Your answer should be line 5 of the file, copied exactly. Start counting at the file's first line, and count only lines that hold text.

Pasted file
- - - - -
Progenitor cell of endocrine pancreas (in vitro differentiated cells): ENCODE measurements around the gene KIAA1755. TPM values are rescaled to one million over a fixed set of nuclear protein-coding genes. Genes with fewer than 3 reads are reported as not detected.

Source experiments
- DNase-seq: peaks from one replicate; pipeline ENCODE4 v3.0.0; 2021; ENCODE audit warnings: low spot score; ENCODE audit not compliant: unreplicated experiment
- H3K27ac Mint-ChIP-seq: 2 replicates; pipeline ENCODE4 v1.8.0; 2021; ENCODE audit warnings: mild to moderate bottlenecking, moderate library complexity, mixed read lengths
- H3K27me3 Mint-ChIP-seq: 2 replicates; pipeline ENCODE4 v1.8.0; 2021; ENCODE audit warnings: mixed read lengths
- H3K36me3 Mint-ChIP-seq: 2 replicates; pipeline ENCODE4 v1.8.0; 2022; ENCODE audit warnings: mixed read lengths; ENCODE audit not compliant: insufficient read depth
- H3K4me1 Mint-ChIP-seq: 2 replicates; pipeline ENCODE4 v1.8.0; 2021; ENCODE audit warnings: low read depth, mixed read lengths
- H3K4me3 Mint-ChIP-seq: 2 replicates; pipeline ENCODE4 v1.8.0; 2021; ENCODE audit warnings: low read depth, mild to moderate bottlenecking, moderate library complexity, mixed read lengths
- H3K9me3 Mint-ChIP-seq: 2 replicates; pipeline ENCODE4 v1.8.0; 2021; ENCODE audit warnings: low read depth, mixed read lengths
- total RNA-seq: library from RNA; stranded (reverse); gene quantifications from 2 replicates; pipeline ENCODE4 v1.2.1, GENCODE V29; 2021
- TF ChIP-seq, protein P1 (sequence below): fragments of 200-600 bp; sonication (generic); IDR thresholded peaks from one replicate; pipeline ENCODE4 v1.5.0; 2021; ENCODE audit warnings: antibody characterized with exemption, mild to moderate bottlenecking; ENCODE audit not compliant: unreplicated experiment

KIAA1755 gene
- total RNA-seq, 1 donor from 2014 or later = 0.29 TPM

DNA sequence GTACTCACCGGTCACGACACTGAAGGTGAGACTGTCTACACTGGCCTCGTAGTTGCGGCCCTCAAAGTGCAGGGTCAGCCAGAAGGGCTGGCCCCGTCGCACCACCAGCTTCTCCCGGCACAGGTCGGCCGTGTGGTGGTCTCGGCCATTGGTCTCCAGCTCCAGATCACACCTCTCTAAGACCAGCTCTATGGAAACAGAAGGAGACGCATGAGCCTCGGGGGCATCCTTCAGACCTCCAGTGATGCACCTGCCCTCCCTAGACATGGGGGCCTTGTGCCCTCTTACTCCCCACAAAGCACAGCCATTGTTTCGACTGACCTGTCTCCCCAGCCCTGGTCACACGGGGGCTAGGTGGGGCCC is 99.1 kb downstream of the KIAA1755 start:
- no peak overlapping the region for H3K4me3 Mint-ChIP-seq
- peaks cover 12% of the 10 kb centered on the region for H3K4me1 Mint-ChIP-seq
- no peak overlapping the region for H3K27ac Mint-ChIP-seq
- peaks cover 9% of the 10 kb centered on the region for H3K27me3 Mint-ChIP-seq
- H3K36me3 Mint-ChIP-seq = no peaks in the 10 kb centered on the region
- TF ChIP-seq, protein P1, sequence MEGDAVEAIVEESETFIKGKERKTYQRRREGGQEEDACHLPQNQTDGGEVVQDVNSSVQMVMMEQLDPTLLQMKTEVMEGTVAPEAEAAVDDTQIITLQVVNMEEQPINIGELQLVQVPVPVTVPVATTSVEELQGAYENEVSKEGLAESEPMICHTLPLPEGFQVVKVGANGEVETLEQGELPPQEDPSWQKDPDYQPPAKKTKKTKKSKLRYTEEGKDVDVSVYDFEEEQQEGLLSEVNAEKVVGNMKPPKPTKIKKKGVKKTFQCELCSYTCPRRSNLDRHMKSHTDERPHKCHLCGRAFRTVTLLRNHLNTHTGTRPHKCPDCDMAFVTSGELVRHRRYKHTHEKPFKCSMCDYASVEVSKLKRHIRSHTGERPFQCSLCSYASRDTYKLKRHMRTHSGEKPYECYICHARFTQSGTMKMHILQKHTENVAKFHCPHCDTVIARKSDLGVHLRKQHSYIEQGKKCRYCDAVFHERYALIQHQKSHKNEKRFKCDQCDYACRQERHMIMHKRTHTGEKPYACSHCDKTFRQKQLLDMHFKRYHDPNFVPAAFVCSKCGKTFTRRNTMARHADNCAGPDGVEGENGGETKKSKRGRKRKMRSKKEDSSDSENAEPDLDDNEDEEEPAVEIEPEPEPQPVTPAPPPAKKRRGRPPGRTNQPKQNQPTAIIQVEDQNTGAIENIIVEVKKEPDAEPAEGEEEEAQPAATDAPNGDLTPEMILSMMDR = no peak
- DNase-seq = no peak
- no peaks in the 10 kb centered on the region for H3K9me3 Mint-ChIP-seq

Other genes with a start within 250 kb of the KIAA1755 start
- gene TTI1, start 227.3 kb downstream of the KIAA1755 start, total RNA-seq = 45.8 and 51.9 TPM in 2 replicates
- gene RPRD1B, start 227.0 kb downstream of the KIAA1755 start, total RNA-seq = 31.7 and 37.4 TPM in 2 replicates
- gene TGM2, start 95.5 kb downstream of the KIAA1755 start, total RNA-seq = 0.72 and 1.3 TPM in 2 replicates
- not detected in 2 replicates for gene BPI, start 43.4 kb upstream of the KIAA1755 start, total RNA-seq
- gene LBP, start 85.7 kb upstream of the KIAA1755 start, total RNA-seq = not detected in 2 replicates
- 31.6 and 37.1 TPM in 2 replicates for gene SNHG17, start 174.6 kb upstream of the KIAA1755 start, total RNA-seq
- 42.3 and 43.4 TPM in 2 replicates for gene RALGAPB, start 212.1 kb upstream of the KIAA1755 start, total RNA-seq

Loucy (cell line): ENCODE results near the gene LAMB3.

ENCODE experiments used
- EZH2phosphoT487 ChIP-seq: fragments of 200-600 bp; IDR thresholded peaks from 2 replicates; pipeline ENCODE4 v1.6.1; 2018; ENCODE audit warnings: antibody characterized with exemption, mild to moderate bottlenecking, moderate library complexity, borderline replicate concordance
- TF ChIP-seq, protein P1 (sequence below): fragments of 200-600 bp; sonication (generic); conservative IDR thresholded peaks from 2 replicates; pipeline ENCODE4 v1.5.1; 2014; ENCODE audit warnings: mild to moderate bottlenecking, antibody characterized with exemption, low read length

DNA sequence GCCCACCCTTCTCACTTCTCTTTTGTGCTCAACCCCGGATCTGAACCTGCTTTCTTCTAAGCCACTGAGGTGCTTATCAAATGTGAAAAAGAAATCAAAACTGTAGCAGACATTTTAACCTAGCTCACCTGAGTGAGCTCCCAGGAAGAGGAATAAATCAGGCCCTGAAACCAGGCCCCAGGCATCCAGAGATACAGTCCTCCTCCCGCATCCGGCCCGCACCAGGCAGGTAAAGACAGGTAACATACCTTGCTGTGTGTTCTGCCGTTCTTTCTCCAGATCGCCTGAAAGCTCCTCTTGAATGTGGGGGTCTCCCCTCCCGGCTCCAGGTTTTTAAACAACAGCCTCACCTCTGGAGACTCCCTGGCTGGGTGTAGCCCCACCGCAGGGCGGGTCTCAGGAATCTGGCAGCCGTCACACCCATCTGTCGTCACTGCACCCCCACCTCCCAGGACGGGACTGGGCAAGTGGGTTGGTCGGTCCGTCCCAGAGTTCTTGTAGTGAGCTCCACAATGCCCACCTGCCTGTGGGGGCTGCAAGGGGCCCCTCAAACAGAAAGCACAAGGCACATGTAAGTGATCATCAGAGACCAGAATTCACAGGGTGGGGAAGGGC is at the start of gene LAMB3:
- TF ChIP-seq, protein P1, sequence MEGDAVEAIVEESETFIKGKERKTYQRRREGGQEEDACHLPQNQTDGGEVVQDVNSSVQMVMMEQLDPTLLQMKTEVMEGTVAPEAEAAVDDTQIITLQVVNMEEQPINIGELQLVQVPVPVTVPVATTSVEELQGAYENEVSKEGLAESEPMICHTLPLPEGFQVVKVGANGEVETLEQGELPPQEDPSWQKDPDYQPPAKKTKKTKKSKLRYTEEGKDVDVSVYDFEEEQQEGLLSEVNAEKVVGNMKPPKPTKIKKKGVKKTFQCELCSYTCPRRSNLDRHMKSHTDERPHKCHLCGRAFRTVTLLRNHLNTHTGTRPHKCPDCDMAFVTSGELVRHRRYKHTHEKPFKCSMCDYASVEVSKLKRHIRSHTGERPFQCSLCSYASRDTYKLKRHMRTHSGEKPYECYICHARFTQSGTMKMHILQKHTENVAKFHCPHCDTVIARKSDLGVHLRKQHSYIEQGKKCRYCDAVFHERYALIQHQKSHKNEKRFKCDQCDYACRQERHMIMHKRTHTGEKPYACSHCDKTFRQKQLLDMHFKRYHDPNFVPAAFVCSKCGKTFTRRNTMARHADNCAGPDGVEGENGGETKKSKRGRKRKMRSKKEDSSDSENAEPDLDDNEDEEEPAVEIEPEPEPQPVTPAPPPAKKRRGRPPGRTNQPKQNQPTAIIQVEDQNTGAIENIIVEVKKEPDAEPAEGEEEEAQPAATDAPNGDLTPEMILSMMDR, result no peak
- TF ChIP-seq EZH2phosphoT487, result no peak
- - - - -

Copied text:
- H3K27me3 Mint-ChIP-seq: 2 replicates; pipeline ENCODE4 v1.8.0; 2021; ENCODE audit warnings: mixed read lengths